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Friday, May 20, 2005

Hike of the Week: Ruby Beach

A divine scene: Abbey Island in the early evening light

Ruby Beach

Easily accessible but still wild

by Craig Romano
photo by Craig Romano
produced by Michael Fagin

May 20, 2005

Quick Facts
Location: Olympic Coast
Land Agency: National Park Service
Roundtrip: To Ruby Beach: .5 mile; To Hoh River: 6.0 miles
Cumulative Elevation gain: 80 feet
Access: From Forks, head south on US 101 for 27 miles to Ruby Beach trailhead. From Kalaloch, travel north on US 101 for 8 miles to Ruby Beach trailhead.
Notes: Dogs permitted but must be on a leash.
Green Trails Map: La Push, WA – No. 163S

Consider Ruby Beach as “Olympic Wilderness Coast-Light.” Same great wilderness “taste” as Cape Alava, Shi Shi, Third Beach, and Boulder Beach, but with a lot less “calories” (miles). The hike to Ruby is a mere quarter mile. But it’s a glorious quarter mile. Through a wind-blasted maritime forest, wind your way down a little bluff. Follow the well-groomed trail, lined with salt-sprayed shrubs to the mighty Pacific. Emerge behind a barrier of surf-tossed logs and consider your options.
Most visitors are content right where the trail meets the sea. They’ll photograph the contorted stacks that greet them. Perhaps they’ll comb the beach looking for treasure-or try to capture the beauty of off-shore Abbey Island on a memory card. There’s nothing wrong with just whiling away the afternoon at this spectacular spot. But, if the tide’s low and your ambitions are high-consider hiking north to the mouth of the Hoh River.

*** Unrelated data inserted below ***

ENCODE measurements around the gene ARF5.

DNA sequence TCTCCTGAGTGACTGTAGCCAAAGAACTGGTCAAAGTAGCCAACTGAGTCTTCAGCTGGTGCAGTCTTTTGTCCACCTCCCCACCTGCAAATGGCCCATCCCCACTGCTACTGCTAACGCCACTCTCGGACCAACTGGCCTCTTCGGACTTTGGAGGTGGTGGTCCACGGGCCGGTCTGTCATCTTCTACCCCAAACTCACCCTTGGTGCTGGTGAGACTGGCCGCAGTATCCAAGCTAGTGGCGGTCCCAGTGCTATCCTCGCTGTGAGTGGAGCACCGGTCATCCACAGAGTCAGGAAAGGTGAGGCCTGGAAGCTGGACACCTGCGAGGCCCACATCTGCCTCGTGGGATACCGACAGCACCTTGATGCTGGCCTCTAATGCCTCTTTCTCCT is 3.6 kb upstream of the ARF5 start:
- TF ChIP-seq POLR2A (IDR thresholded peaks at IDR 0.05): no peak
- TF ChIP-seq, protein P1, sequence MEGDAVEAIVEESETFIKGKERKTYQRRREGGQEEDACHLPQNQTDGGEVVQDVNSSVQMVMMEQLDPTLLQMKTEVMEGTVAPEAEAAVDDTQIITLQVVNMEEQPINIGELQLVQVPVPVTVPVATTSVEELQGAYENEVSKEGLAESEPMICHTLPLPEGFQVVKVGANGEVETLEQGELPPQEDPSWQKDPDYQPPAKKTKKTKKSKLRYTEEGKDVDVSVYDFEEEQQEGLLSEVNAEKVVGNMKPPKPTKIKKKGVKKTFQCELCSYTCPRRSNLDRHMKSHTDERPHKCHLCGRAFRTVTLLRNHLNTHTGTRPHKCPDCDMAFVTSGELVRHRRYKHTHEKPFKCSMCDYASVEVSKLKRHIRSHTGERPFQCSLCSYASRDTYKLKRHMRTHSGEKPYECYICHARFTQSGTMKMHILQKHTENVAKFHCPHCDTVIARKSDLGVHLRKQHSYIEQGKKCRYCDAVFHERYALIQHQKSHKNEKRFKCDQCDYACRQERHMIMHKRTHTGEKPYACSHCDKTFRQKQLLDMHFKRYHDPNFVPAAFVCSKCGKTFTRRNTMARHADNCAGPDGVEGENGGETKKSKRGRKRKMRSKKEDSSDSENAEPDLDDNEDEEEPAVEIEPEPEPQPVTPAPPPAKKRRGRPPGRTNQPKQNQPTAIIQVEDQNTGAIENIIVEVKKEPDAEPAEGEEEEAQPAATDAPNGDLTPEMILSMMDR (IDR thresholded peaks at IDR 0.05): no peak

It’s important that you check the tides, for you’ll need a low one to rock-hop across Cedar Creek and safely round the small headland just north of it. After that, it’s an easy, straightforward hike to the mouth of one of the Peninsula’s most famous rivers. On wide sandy beach beneath bluffs that rise 150-feet, you can hike all the way to where the rain and glacier fed Hoh River empties into the world’s largest ocean.
The hike to the Hoh is about three miles. En route you’re sure to see bald eagles perched in high snags that hang precariously above the eroding bluffs. You may encounter a deer or two out on the beach. At the river you’re likely to meet anglers in pursuit of a prized salmon.
Spend some time exploring the mouth of the river (which lies within the small Hoh Indian Reservation) and then plan for your return. Don’t forget about the tides. Let Abbey Island act like a beacon to guide you back to Ruby Beach. Early settlers to the area thought that the imposing blocked island resembled a cathedral, hence the name. And whether the island looks like a house of worship to you remains to be seen-but one thing rings true-like an abbey, this island and coastline are sacred places. And despite its easy access, Ruby is as beautiful and wild as any of the Olympic Peninsula’s famed wilderness beaches.